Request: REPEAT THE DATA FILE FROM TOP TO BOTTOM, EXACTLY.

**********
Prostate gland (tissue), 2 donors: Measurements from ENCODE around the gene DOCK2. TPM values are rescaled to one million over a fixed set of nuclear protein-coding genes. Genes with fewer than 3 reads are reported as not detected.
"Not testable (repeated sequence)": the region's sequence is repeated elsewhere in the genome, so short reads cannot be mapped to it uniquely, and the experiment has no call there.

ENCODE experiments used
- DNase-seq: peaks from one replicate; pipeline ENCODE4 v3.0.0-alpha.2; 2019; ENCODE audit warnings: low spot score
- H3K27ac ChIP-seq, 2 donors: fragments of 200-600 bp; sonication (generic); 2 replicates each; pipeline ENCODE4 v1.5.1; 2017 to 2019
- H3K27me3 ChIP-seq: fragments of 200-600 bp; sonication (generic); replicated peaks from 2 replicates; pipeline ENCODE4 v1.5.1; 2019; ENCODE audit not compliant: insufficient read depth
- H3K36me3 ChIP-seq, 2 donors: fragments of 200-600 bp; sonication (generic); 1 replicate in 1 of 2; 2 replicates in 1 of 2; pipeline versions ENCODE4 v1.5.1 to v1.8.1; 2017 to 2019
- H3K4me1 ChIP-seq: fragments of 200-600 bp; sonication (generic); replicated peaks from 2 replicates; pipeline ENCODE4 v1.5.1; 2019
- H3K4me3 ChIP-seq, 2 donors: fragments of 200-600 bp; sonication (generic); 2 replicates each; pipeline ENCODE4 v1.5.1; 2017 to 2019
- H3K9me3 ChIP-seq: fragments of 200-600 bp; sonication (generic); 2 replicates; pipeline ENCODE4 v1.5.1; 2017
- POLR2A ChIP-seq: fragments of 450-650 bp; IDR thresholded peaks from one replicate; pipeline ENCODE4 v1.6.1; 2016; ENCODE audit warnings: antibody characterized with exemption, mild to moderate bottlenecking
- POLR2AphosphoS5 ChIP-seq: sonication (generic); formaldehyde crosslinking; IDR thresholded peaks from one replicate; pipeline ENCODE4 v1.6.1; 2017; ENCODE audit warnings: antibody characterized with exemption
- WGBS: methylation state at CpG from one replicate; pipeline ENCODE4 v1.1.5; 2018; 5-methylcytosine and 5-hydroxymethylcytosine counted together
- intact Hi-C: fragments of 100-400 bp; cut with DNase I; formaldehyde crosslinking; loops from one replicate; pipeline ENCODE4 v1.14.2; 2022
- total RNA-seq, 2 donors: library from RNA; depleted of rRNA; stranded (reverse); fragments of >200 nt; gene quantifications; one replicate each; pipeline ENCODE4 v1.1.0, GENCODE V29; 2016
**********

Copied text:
Prostate gland (tissue), 2 donors: Measurements from ENCODE around the gene DOCK2. TPM values are rescaled to one million over a fixed set of nuclear protein-coding genes. Genes with fewer than 3 reads are reported as not detected.
"Not testable (repeated sequence)": the region's sequence is repeated elsewhere in the genome, so short reads cannot be mapped to it uniquely, and the experiment has no call there.

ENCODE experiments used
- DNase-seq: peaks from one replicate; pipeline ENCODE4 v3.0.0-alpha.2; 2019; ENCODE audit warnings: low spot score
- H3K27ac ChIP-seq, 2 donors: fragments of 200-600 bp; sonication (generic); 2 replicates each; pipeline ENCODE4 v1.5.1; 2017 to 2019
- H3K27me3 ChIP-seq: fragments of 200-600 bp; sonication (generic); replicated peaks from 2 replicates; pipeline ENCODE4 v1.5.1; 2019; ENCODE audit not compliant: insufficient read depth
- H3K36me3 ChIP-seq, 2 donors: fragments of 200-600 bp; sonication (generic); 1 replicate in 1 of 2; 2 replicates in 1 of 2; pipeline versions ENCODE4 v1.5.1 to v1.8.1; 2017 to 2019
- H3K4me1 ChIP-seq: fragments of 200-600 bp; sonication (generic); replicated peaks from 2 replicates; pipeline ENCODE4 v1.5.1; 2019
- H3K4me3 ChIP-seq, 2 donors: fragments of 200-600 bp; sonication (generic); 2 replicates each; pipeline ENCODE4 v1.5.1; 2017 to 2019
- H3K9me3 ChIP-seq: fragments of 200-600 bp; sonication (generic); 2 replicates; pipeline ENCODE4 v1.5.1; 2017
- POLR2A ChIP-seq: fragments of 450-650 bp; IDR thresholded peaks from one replicate; pipeline ENCODE4 v1.6.1; 2016; ENCODE audit warnings: antibody characterized with exemption, mild to moderate bottlenecking
- POLR2AphosphoS5 ChIP-seq: sonication (generic); formaldehyde crosslinking; IDR thresholded peaks from one replicate; pipeline ENCODE4 v1.6.1; 2017; ENCODE audit warnings: antibody characterized with exemption
- WGBS: methylation state at CpG from one replicate; pipeline ENCODE4 v1.1.5; 2018; 5-methylcytosine and 5-hydroxymethylcytosine counted together
- intact Hi-C: fragments of 100-400 bp; cut with DNase I; formaldehyde crosslinking; loops from one replicate; pipeline ENCODE4 v1.14.2; 2022
- total RNA-seq, 2 donors: library from RNA; depleted of rRNA; stranded (reverse); fragments of >200 nt; gene quantifications; one replicate each; pipeline ENCODE4 v1.1.0, GENCODE V29; 2016